Although Bosch is opposed to the deal Waits has struck with the prosecutor, Bosch reluctantly goes along with it in hopes of finally clearing the Gesto case. When Waits takes his defense attorney, the police, and the prosecutor on a field trip to Echo Park in Los Angeles, promising to show everyone where Gesto is buried, everything goes suddenly haywire. After a shootout, Waits is on the loose, cops are dead, Bosch's partner is near death in the hospital, and Bosch remains convinced that Waits has made fools of everyone. Moreover, Bosch still thinks his original suspect from thirteen years earlier is somehow involved. And that suspect's well-placed connections may actually be responsible for all that has gone wrong in the Waits and Gesto cases. Bosch, now relentless in his pursuit of the truth, is closing in on a solution to the case. But even more danger and murder are on the horizon, and Bosch will need to be extremely careful.

This is clearly Michael Connelly's best Bosch novel yet. However, I have a small confession to make: I've never been completely won over by Harry Bosch (whom I have encountered on numerous occasions prior to Echo Park). Some protagonists and their authors have rabidly loyal readers who are thoroughly smitten and full of praise; on the other hand, some protagonists and authors never gain a following (and those mercifully fade away into the publishing world's abyss of mediocrity). Clearly, though, Bosch and Connelly have millions of fans, and neither of those fellows (imagined or real) need to agonize over my somewhat less than ecstatic endorsement of their careers. Well, notwithstanding my lukewarm indifference towards Bosch, Echo Park is a top-notch mystery. Exciting and intriguing, this Bosch adventure will make fans very, very happy.

Audiobook Review by Anise Hollingshead:

Harry Bosch is personally committed to solving every case, but of course, some remain unsolved. However, he prides himself on the care and responsibility he takes for all of them. He is back with the LAPD, currently working on cold cases. After a supposed serial killer named Reynard Waits is picked up and confesses to an old murder case, Bosch is confronted with a mistake from this cold case: apparently, Waits made a call posing as a tipster to the police department soon after the murder. If the police had investigated the supposed tip, they might have discovered Waits' culpability. Waits would go on to murder nine women.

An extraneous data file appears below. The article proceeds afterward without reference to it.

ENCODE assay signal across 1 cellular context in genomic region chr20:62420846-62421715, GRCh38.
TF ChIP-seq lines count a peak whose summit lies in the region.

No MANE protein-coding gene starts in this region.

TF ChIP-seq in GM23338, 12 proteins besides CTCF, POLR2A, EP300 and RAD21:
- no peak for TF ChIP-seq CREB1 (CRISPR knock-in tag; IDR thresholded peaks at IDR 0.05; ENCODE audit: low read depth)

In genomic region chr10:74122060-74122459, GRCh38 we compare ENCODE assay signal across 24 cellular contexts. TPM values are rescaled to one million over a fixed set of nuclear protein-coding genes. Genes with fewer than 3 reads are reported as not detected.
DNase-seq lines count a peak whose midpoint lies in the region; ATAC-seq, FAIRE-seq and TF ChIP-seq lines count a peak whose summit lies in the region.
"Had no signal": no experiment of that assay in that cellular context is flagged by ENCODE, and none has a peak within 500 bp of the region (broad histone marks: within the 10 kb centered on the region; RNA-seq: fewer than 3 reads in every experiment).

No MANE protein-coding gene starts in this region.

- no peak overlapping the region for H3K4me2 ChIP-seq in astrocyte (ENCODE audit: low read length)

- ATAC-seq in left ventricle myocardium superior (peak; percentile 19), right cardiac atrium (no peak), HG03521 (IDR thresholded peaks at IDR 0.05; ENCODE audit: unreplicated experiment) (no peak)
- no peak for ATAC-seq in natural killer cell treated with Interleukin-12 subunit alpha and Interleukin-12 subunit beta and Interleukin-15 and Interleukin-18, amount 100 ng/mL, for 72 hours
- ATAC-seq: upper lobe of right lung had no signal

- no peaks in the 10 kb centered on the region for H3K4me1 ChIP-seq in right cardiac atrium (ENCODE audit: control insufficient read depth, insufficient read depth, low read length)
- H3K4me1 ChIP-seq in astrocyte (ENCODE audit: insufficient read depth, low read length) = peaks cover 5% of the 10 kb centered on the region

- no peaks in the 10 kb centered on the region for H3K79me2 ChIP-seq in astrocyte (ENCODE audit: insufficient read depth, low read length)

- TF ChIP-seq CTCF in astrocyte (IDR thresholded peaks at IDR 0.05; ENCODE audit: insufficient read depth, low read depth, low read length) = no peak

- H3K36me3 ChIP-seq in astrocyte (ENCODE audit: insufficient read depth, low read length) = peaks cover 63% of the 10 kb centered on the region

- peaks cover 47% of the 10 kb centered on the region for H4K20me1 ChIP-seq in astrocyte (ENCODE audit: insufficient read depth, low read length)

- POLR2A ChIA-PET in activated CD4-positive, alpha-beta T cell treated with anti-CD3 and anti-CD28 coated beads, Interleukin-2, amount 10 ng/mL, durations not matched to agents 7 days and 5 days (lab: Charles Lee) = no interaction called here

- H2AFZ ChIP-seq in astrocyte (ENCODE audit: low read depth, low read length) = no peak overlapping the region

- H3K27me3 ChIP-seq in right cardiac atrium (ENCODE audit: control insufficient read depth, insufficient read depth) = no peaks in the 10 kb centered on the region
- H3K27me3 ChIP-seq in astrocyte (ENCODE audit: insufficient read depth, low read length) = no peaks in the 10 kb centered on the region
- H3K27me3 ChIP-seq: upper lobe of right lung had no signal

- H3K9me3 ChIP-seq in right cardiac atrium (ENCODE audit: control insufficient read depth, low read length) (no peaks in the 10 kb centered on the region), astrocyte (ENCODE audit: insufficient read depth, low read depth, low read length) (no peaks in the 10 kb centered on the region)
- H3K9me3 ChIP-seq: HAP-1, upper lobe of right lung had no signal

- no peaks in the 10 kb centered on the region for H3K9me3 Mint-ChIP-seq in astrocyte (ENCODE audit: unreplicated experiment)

However, questions remain about the authenticity of this confession, which might be just a tool to gain points with the police on the other charges. Soon, anyone and everyone who has the remotest interest in the case begins to try to manipulate the department, Bosch, or even Waits. Bosch has to deal with their political agendas and with his own guilt.

True to previous Bosch novels, Echo Park is a solid police procedural that is dark in tone. Bosch is the same as always, serious and rather depressed. Having to confront his own fallibility makes him even more so. There are no easy answers in real life, and that is reflected in this novel. Waits knows too much about the case to be innocent, but the answer he presents is not necessarily the correct one, no matter how much everyone would like it to be. There are many surprises in this story and readers will be kept guessing until the end.

As in all Michael Connelly's books, the plotting is tight and the story taut. Connelly writes short, terse sentences, which are effective in conveying the normal give-and-take of most people's conversations. While the story has unusual and complex elements, the people involved are still ordinary and are portrayed that way.

This audio version is read by Len Cariou, who has narrated several other Connelly books starring Bosch. He is an excellent narrator, and has the voice acting down pat for all the characters. There are many dramatic turns and twists to this story, and Cariou has all the right intonations and effects. I don't listen to many audio books, but I found this one exciting and very enjoyable.